Comparing the efficiency of hand-washing versus using an automatic dishwasher is a difficult, if not fairly impossible task, since it all boils down to user habits. A water-miser who uses one basin for lukewarm wash-water and another basin filled with cold for rinsing may come closest to beating or even exceeding a dishwasher’s energy and water use. But most studies and sites conclude that if you run your dishwasher when it’s full, a dishwasher is likely to be more efficient.
At the University of Bonn in Germany, one study measured the dish-washing habits of 113 people from seven different countries, and found that water use from hand-washing dishes varied considerably. The study grouped individuals as “superwashers” (the people who preclean, soap clean, and rinse); “economizers,” who put soap on a sponge, using as little water as possible; and “carefree” washers, who were profligate water and soap users.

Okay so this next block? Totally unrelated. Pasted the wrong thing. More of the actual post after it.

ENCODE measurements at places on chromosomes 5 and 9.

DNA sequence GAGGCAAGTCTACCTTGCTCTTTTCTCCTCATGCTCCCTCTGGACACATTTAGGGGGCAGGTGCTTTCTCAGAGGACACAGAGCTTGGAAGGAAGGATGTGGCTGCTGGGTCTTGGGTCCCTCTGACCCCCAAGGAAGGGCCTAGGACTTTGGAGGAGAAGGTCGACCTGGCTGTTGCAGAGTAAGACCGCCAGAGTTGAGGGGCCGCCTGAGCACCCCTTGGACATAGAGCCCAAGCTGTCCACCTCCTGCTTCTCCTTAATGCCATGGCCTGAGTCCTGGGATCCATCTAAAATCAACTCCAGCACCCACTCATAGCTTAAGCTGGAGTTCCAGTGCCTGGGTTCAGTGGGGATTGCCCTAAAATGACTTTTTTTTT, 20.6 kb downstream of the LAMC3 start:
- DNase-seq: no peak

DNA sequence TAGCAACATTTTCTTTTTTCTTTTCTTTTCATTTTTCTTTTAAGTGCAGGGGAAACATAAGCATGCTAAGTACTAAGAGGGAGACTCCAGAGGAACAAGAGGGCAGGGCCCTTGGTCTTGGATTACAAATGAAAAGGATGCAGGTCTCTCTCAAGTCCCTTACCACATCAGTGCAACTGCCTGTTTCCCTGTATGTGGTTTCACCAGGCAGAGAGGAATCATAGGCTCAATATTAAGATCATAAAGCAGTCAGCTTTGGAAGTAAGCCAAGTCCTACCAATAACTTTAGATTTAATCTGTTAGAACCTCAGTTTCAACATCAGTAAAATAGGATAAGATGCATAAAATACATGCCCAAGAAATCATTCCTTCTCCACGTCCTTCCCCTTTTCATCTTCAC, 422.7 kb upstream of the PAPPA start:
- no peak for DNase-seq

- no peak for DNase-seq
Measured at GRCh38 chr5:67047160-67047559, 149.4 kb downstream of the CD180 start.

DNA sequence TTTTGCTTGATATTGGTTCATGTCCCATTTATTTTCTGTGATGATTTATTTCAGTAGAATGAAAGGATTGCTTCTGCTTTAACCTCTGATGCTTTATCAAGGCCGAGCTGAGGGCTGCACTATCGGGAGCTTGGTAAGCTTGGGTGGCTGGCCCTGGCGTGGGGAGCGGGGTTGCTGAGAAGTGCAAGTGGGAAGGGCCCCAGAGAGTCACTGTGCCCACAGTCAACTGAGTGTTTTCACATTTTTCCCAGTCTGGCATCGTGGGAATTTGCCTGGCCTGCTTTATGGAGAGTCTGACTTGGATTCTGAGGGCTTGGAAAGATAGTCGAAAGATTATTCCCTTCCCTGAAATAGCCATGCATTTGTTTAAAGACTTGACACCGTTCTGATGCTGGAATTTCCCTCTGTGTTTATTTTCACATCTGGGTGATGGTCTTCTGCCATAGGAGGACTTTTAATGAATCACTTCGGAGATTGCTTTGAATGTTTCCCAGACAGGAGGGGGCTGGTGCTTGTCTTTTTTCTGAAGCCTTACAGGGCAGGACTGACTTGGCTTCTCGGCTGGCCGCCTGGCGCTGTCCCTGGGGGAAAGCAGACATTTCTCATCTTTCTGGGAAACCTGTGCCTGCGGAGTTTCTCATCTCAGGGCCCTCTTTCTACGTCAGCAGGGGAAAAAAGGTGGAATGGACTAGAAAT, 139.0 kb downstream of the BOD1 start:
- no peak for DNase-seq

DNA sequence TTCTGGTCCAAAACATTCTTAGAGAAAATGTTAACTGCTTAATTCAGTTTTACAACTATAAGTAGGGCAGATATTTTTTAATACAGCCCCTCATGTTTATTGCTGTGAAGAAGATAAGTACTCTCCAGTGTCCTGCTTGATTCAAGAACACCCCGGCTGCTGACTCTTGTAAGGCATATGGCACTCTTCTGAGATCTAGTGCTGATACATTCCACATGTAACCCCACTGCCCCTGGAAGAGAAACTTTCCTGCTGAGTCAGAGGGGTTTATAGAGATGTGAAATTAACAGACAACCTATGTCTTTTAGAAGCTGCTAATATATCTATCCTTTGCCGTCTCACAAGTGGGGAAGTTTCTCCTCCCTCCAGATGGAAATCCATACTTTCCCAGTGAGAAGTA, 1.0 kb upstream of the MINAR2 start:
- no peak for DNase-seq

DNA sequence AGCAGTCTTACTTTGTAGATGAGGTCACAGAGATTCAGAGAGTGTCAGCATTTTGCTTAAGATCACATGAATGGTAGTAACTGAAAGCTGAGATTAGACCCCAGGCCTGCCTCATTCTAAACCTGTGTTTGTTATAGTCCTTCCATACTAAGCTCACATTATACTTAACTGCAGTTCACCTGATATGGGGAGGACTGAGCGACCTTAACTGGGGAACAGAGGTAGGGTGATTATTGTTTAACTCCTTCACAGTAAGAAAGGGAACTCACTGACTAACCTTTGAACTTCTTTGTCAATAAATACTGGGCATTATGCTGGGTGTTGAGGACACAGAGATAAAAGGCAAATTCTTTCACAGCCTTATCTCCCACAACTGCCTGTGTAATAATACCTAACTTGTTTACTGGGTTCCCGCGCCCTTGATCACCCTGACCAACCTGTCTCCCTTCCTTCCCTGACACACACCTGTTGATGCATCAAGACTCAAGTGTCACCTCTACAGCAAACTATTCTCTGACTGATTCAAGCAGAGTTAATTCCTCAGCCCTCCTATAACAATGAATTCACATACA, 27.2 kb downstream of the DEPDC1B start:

In the study, each person washed 12 place settings. On average, hand-washing used 27 gallons of water and 2.5 kWh of water-heating energy. The automatic dishwasher used approximately 4 gallons of water, and consumed 1 to 2 kWh of total energy, which agrees with U.S. DOE statistics on Energy Star-rated dishwashers’ water and energy usage.
Whatever method you use—manual or automatic—here are some tips for saving water and energy when it comes to dishwashing:
- Remove large food scraps before you wash.
- Don’t delay, if you’re hand-washing.
- Skip pre-rinsing the dishes under running tap water, whether washing them by hand or in a machine.
- Manual dishwashing is best in two sinks: one with hot water and detergent; the other with cold water for rinse.
- Use the amount of detergent recommended by the manufacturer.
- Run your dishwasher with full loads only.
- Use your dishwasher’s air-dry feature instead of its heat-dry cycle.
- Use a dishwasher that’s fairly new—made in the past few years. Some newer units also have “booster heaters” that heat the water on demand versus from your water heater, helping save energy.